San Marcos Mercury | Local News from San Marcos and Hays County, Texas

December 3rd, 2009
Kyle council settles on maximum library price

by SEAN KIMMONS

City of Kyle council members unanimously approved setting a cap of $3.2 million in constructing a new library amid slight contention regarding whether or not the proposed 20,000-square-foot project would meet Kyle’s future needs.

A few council members stressed concern that Kyle’s growing population could overwhelm the proposed library’s size.

“I’d like to know what would be appropriate for this city,” Council member Lucy Johnson said at the city council meeting Tuesday night.

In 2008, Kyle had a population of about 26,000 people. That number looks to almost double to more than 50,700 by 2013, according to the city’s Web site.

In comparison, San Marcos in 2008 had a population of about 52,900 and a library size of about 27,000 square feet. In the same year, Georgetown had almost 49,600 people and about 49,500 square feet in library space. To the south, New Braunfels had almost 53,500 people with about 26,700 square feet in library space.

So, is a 20,000-square-foot library adequate for Kyle’s future growth? Well, most city officials think so.

“I’m confident that we’ll build the right project,” said Kyle City Manager Tom Mattis.

Former Kyle library director Bill Mears came up with the 20,000 square foot figure as a placeholder for the new library, Mattis said.

“We’ve been using that as our mark,” he said.

Council member Michelle Lopez then defended the figure: “It wasn’t just a number that was created out of the air. I firmly believe that we’re on the right track.”

Mattis added that he could make the library as large as the council wanted it to be.

“We can build it as big as you want to pay for it,” he said.

The library project was originally funded for $3.5 million, leaving some to assume that funding had been cut. However, the city agreed in July to pay about $312,000 for a 2.2-acre lot owned by the Sledge family for the library’s future site in the old town district.

The original $3.5 million included the cost of land acquisition, Mattis said.

Mayor Mike Gonzalez advised that there wouldn’t be space for a larger library on the Sledge site.

“If we make it bigger we won’t have enough parking,” he said.

Council member David Salazar reasoned that the new project would quadruple the space of the current library that sits at 4,900 square feet.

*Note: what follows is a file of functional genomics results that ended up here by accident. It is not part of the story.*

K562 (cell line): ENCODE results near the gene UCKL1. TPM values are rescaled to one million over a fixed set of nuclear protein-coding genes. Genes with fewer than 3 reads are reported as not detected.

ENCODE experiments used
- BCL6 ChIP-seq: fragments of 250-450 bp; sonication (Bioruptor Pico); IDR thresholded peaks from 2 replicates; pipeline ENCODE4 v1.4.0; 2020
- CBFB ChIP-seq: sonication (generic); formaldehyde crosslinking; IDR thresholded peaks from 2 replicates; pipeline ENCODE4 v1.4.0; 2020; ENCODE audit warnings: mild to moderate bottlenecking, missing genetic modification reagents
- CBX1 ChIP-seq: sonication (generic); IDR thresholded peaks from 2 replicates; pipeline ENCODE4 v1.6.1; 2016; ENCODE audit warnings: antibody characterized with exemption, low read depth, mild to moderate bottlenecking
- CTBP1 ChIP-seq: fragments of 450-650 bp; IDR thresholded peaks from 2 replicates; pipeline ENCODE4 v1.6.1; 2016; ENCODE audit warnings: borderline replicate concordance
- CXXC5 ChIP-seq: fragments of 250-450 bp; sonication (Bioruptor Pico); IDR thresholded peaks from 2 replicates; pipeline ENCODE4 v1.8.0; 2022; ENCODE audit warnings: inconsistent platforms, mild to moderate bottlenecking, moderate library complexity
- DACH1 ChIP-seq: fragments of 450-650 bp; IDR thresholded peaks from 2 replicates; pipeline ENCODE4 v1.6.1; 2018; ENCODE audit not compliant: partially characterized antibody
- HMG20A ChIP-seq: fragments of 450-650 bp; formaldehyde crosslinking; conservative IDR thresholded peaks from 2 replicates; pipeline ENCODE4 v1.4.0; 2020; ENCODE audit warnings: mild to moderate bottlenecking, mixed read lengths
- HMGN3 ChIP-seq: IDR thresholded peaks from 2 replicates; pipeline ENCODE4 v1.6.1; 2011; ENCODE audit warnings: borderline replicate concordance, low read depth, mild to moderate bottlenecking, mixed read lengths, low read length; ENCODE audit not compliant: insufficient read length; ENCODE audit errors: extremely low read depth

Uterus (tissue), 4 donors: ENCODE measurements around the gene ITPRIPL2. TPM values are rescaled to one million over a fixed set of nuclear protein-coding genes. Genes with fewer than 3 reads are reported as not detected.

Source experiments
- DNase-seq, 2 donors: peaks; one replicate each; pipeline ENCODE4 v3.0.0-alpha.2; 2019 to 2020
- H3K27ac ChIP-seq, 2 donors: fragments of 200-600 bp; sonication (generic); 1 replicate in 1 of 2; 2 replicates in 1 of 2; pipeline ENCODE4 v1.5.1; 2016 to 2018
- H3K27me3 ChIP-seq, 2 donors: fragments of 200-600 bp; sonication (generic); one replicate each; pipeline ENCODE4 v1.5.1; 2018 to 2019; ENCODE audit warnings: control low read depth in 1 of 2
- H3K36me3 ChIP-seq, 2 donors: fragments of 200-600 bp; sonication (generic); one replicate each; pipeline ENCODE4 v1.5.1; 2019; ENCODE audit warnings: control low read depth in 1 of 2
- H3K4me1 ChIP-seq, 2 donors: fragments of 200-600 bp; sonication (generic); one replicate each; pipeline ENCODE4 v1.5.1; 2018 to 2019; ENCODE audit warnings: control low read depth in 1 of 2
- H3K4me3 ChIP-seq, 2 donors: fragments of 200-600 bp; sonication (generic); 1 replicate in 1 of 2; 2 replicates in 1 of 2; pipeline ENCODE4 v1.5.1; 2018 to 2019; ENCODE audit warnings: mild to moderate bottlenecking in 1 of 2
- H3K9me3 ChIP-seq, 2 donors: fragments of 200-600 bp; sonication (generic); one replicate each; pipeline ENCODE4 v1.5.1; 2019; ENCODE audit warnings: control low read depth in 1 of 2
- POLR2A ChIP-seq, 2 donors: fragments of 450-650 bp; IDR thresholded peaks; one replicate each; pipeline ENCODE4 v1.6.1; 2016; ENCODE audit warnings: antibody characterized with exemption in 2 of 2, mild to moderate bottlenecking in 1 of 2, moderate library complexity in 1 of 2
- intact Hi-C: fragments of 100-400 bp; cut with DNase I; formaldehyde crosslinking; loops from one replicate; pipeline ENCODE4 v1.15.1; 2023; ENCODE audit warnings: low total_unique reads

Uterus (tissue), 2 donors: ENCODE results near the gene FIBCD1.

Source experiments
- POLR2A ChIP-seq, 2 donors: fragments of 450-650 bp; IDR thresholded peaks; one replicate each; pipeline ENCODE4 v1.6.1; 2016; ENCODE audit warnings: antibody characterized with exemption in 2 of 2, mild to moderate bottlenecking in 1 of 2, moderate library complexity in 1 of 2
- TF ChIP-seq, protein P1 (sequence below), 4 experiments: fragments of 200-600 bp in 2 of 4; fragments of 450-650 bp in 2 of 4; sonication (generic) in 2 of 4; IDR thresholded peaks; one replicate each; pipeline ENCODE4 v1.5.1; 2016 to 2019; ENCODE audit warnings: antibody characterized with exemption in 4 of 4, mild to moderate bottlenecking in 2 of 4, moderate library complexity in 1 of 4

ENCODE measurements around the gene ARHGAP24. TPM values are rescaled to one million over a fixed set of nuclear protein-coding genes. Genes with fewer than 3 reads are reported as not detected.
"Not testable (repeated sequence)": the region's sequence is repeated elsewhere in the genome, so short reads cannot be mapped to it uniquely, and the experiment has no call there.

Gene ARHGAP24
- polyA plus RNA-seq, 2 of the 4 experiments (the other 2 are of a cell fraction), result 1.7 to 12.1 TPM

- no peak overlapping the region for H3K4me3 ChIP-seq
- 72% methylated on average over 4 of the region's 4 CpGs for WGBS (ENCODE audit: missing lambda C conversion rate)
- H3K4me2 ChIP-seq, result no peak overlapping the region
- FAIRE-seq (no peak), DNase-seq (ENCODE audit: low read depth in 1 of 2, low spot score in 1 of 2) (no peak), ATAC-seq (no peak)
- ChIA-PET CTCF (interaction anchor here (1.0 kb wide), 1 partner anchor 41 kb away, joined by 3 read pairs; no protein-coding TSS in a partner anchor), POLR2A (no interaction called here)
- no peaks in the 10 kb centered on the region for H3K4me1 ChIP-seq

“We’re looking at a significant increase from what we have now,” he said.

Then, Council member David Wilson attempted to squash the contention by adding his two cents: “My concern is that we’re not going to have a library if we keep fiddling with this.”

Sean Kimmons is senior reporter at the Hays Free Press where this story was originally published.

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5 thoughts on “Kyle council settles on maximum library price

  1. People read in Kyle? Who knew? Next thing you know, the Mercury will trying to convience us that people in Buda go to school.

  2. Yea, yea, I know. Lighten up and smile. Now go ahead and flame me if it will make you feel better.

  3. I think you just flamed yourself Charles.

    But I would like to point out that the original 20,000 square foot proposal was from when the library was to be built on “donated” land from a developer in a shopping center behind our Dairy Queen. The current site is 2.2 acres, which equates to 95,832 square feet.

    Some Council members are pushing hard on a Recreation Center at an estimated cost of $20 million. Yet the 2006 Parks and Recreation Master Plan proposed a 60,000 square foot facility that would cost somewhere in the range of $10 to $16 million. Can’t understand how this one got out of control, yet the same Council is so intent on not spending a penny more on a library.

    Maybe Charles is right after all?

  4. Somewhere I read that the library (as planned) could not be expanded in the future without reducing parking availability. In other words, the library could not be expanded in the future. So I’m back to my original argument – that the chosen site is possibly the worst choice of the available site choices. The free land offered by Plum Creek might have been a good choice. Downtown already has a growing problem with 2-lane traffic and the trains, and bringing yet more traffic to the main downtown street is a bad idea.
    Lousy traffic conditions will deter people from going to their library. Just a bad idea all around.

  5. The Plum Creek site was less than half an acre (one half an acre equals 21,780 square feet). The selected site in downtown is 2.2 acres. ANd the site was not “free.” But I’m not going down that road again…

    Geez. Now Charles S. is going to say that not only can people in Kyle not read – they can’t add either. Stop making us look stupid Charlie.

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